3. Avoid beverages and foods that are extremely hot or cold. These can dissolve your blood clot, exposing the nerves and resulting in pain.
  4. Drink plenty of water. Staying hydrated is a critical part of the recovery process. Acidic beverages can also cause the clot to become dissolved.
  5. Eat soft foods. Soft foods are less likely to disrupt the clot or get stuck in your socket.
  6. Continue proper oral hygiene, including brushing and flossing twice, daily.

Symptoms of Dry Socket

If you experience any of these symptoms, you could be experiencing dry socket.

  • Severe pain within a few days of your extraction
  • Loss of the blood clot, either partial or complete loss within the socket
  • Unpleasant taste in your mouth
  • Bad breathe

Summary

Dry socket can occur as a result of bacterial contamination or trauma at the surgical site, after you’ve had one or multiple teeth removed. It can result in complications if left untreated, including delayed healing, infection in the socket, or infection in the bone. If you’re experiencing pain after your extraction, over-the-counter pain medication can help relieve any discomfort. If your pain levels continue to increase in the days following your extraction, contact Suburban Dental in Germantown, MD right away.

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How To Prevent Cavities & Tooth Decay

Cavities, often referred to as tooth decay, are tiny holes that develop in the hard surface of your teeth. They are most common in children and teenagers, but they can affect everyone including infants and toddlers. Join Suburban Dental as we take a closer look at what causes cavities and how you can prevent them.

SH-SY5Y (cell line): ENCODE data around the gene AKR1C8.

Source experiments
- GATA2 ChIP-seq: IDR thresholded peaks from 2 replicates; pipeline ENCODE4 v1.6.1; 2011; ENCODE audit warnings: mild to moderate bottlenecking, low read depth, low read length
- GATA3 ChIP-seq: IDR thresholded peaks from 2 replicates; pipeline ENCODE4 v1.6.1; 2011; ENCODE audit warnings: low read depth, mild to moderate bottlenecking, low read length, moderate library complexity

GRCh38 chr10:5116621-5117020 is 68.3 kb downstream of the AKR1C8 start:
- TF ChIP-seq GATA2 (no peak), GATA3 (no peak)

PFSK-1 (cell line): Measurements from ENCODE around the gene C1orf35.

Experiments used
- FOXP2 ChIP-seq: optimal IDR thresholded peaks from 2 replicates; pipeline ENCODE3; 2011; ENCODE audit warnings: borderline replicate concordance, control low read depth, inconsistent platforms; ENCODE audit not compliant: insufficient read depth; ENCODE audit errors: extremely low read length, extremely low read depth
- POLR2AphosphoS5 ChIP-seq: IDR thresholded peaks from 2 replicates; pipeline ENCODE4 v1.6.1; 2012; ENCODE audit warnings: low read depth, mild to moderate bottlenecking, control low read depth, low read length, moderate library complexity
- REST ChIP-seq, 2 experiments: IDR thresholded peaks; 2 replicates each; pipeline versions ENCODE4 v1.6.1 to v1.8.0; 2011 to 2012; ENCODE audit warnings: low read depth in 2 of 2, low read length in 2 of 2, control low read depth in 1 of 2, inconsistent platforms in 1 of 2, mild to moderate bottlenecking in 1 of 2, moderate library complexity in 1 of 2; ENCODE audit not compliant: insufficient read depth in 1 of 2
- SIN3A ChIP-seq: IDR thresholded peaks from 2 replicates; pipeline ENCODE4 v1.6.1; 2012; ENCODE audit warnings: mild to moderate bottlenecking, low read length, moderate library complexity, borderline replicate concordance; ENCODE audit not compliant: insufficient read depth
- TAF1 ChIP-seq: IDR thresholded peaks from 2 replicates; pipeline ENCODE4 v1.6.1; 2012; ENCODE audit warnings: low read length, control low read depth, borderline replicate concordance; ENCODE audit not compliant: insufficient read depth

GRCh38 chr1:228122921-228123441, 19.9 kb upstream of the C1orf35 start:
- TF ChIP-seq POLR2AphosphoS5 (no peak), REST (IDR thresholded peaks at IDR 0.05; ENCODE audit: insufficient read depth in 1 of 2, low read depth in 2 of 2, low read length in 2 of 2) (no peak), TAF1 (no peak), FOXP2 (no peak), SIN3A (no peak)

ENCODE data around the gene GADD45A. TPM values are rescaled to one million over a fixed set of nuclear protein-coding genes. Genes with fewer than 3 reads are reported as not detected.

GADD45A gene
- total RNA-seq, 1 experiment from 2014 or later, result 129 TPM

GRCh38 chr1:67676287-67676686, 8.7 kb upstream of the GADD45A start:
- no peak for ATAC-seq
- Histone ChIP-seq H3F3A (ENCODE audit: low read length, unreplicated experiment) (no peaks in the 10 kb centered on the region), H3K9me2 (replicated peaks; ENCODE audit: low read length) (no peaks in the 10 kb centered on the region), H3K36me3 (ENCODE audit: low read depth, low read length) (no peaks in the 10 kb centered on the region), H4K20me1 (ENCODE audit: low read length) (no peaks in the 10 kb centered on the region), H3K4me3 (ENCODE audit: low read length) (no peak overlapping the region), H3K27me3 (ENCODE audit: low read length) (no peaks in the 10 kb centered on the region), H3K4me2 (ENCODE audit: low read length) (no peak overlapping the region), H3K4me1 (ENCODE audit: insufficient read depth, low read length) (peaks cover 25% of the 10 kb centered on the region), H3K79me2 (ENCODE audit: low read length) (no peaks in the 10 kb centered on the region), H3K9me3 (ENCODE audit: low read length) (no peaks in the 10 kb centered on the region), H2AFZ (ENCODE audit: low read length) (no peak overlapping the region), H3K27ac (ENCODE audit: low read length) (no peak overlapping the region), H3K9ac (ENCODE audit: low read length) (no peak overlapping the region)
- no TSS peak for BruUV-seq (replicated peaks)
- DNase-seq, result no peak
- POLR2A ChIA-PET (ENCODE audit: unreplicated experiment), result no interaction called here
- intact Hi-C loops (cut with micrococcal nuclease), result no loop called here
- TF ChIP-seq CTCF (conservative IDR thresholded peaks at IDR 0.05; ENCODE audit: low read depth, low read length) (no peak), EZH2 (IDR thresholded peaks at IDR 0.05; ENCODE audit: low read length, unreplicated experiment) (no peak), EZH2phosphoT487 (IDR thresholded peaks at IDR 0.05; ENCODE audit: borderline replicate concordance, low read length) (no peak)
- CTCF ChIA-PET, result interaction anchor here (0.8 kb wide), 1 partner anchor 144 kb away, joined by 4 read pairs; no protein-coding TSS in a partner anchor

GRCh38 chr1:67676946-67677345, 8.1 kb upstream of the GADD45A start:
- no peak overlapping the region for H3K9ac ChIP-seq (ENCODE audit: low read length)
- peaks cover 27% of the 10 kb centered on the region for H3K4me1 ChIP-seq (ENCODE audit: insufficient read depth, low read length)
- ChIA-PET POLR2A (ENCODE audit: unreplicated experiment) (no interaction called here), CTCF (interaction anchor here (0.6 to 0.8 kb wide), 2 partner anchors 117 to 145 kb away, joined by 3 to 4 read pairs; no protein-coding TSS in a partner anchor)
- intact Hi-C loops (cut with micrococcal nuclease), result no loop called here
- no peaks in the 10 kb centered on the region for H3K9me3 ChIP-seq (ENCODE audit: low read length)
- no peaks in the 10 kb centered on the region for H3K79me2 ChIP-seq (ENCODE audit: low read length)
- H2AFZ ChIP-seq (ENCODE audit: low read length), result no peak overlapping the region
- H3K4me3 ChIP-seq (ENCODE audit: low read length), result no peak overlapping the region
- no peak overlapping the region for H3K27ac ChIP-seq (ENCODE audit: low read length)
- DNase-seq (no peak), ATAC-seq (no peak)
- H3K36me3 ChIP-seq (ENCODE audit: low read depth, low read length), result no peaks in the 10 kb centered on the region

Causes of Cavities

Cavities typically occur as a result of poor oral health habits but other various factors can increase the risk of getting a cavity, including:

  • Dry mouth. Dry mouth occurs when there is a lack of saliva in the mouth. Saliva helps wash away food stuck on the teeth and it counters the acid produced from bacteria in the mouth, which reduces the chance for cavities.
  • Foods and drinks. Certain foods aren’t as easily washed away from saliva, making them more likely to cause decay. Foods you should limit include: ice cream, honey, sugar, soda, cake, chips, cookies, and hard candy.
  • Constant snacking or sipping. Drinking or eating frequently throughout the day results in increased bacteria in your mouth. This bacteria produce the acids that attack tooth enamel.
  • Lack of fluoride. Fluoride is a natural mineral that helps prevent cavities and can reverse the early stage of tooth decay. Use a fluoride toothpaste and mouthwash to help reduce your chance of cavities.

Cavity Prevention

Regular dental visits and daily brushing and flossing are the best protection against cavities. If you get a cavity, it should be treated right away. But, cavities left untreated get larger and larger, affecting the deeper layers of your teeth. Deeper cavities result in higher chances of experiencing severe toothache and infection. So, when it comes to cavities, prevention is key. Below are some of our cavity preventions tips:

  • Brush with fluoride toothpaste. Brush and floss twice a day, ideally after each meal.
  • Visit your dentist for regular checkups and cleanings. Professional teeth cleanings remove plaque that builds up overtime which isn’t removed by regular brushing and flossing. Going to the dentist twice a year is one of the best cavity prevention options.